Elí's view is the one I can relate the most to, since I'm an atheist too. I don't think it's pessimistic either.
Erik's view is the second most relatable (is it just me or are "life is a simulation"-beliefs en vogue atm?).

I don't/can't believe in a god/gods for the reasons Erik stated. I tried it in adolescence but praying to or believing in a higher being didn't provide me with comfort or added something valuable to my life. I once read that there's a genetic disposition to believing in the supernatural. No idea if that's true but it would explain why some people are way more susceptible than others - even when considering upraising as an important factor.

One of my best friends is a Christian in the best meaning of the word (he believes in God but is not affiliated to manmade churches and is a kind and helpful being who never judges others for their beliefs). He gets a lot of comfort from it and the boy with down-syndrome that was born to him in early May can really be glad that he was born to a family that accepts his being different as the will of God and sees him as one of God's beautiful children and not an anomaly or just someone disabled (which isn't my view either, but that's another topic).

I'm glad when people get real value in this world from their belief (it's just not working for me) but more often I see religion ruin lives. In lurid colors in the news or in random fates where people hate and destroy themselves or their families for who they are.

I would like to believe in an afterlife because it would probably bring comfort, but I can't. Spinoza was the first to realize that the soul can't exist without the body (no software without hardware) and modern (neuro)scientists found lots of claims to support that hypothesis.

I do believe that there are things between heaven and earth we can't see or explain. The human mind alone is able to do some nearly magical stuff (look at what some Yogis are able to do, for example).
The world/universe is a wondrous place and we aren't close to having discovered everything.

I once wrote a novel about a boy who found an old book with magical exercises. He tried and tried but it never worked. He lived in a world where magic didn't exist (well, it did but was a secret of the inquisition-like church) and deep down he knew that it couldn't work and so it didn't. When he encountered a malevolent and clearly magical being, that barrier inside his head/his beliefs evaporated and suddenly the magic worked.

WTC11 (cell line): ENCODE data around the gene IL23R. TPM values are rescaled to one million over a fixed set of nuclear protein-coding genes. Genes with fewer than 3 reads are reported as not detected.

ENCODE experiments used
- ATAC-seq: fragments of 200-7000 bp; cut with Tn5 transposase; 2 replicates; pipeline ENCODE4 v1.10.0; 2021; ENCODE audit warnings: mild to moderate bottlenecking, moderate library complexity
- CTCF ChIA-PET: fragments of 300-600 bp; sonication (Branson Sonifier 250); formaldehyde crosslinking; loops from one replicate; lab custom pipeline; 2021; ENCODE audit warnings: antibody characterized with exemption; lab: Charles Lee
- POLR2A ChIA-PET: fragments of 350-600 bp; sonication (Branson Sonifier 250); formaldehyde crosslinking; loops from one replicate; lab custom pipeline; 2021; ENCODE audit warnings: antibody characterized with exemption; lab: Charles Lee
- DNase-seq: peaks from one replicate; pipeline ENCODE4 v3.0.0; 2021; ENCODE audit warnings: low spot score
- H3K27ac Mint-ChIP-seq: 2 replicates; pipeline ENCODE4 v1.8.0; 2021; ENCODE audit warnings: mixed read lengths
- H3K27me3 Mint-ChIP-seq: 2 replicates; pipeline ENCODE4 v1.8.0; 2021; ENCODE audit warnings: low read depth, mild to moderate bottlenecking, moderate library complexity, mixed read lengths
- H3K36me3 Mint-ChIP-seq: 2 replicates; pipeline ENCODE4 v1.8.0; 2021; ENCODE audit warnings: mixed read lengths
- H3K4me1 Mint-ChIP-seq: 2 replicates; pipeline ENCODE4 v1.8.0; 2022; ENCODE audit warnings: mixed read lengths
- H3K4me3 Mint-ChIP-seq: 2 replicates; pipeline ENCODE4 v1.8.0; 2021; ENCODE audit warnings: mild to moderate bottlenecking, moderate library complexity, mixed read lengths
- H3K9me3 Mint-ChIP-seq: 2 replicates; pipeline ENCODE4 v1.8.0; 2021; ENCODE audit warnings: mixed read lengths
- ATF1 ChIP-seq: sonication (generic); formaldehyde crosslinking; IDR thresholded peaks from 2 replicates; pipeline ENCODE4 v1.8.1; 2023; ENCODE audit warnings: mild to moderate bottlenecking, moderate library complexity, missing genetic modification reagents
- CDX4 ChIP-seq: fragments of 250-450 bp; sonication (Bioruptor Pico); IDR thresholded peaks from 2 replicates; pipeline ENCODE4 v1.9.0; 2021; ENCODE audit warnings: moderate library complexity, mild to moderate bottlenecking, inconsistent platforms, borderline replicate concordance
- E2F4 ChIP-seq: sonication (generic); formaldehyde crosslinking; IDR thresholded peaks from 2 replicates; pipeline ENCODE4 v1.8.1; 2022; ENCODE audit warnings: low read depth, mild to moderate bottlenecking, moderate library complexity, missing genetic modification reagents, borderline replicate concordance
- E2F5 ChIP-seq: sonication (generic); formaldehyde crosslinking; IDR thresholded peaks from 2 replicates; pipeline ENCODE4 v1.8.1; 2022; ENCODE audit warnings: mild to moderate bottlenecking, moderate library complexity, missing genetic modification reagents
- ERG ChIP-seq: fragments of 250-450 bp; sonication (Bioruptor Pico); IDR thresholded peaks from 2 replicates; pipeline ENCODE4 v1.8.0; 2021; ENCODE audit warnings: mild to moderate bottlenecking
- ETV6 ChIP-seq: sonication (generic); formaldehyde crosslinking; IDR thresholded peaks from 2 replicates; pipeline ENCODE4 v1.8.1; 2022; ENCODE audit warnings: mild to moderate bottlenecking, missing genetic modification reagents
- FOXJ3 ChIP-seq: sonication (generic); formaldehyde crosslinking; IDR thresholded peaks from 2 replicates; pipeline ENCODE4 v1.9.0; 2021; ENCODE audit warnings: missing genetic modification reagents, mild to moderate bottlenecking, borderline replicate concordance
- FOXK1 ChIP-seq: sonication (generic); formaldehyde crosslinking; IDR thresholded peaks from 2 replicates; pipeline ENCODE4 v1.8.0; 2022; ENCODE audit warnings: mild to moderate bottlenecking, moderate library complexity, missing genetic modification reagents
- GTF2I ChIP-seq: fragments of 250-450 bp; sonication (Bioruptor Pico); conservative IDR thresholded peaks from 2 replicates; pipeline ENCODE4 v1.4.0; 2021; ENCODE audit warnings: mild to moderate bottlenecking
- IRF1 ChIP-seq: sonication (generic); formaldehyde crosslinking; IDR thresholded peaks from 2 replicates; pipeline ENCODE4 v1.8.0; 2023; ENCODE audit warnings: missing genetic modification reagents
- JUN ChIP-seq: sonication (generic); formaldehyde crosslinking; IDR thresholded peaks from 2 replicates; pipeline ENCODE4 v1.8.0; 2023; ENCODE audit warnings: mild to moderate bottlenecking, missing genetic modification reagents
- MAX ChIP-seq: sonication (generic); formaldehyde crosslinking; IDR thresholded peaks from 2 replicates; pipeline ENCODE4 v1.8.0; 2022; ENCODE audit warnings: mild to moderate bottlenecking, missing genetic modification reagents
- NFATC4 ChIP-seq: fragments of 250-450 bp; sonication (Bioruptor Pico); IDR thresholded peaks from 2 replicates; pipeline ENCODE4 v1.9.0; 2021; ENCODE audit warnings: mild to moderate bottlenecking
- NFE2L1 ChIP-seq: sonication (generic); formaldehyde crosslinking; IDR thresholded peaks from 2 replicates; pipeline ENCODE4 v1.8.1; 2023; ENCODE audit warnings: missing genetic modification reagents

That's of course wishful thinking on my part. :D To encounter something similar (but less dangerous please) that unquestionably shows me that magic exists, allowing me to perform it myself. ;)
"Sire, I had no need of that hypothesis." (Laplace)

Offline Lady Ty

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Re: Are Fantasy Fans Less Sceptical than Fans of Other Genres?
« Reply #23 on: June 13, 2018, 02:10:24 PM »
I don’t believe in gods, spirits, magic, ghosts etc. or an afterlife either. 

I am happy that any of those brings comfort or hope to those who do believe in them...

Perhaps the idea of God/gods and an afterlife brings comfort to some or many, but I'm not sure magic, ghosts or other supernatural phenomena do.

There are many communities who believe in magic practised by their witch doctors, wise elders or shamans and not all of it is malevolent. The people of Laos have a very comfortable relationship with the ghosts of their ancestors.
« Last Edit: June 13, 2018, 02:12:31 PM by Lady Ty »
“This is the problem with even lesser demons. They come to your doorstep in velvet coats and polished shoes. They tip their hats and smile and demonstrate good table manners. They never show you their tails.” 
Leigh Bardugo, The Language of Thorns: Midnight Tales and Dangerous Magic

Offline NedMarcus

Re: Are Fantasy Fans Less Sceptical than Fans of Other Genres?
« Reply #24 on: June 13, 2018, 02:23:42 PM »